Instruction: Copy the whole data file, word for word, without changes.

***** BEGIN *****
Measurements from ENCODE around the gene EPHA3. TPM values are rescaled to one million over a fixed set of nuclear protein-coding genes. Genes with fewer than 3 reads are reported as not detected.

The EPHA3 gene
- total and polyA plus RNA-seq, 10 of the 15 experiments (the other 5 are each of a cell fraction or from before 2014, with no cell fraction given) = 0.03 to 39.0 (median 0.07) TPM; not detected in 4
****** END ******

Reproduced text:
Measurements from ENCODE around the gene EPHA3. TPM values are rescaled to one million over a fixed set of nuclear protein-coding genes. Genes with fewer than 3 reads are reported as not detected.

The EPHA3 gene
- total and polyA plus RNA-seq, 10 of the 15 experiments (the other 5 are each of a cell fraction or from before 2014, with no cell fraction given) = 0.03 to 39.0 (median 0.07) TPM; not detected in 4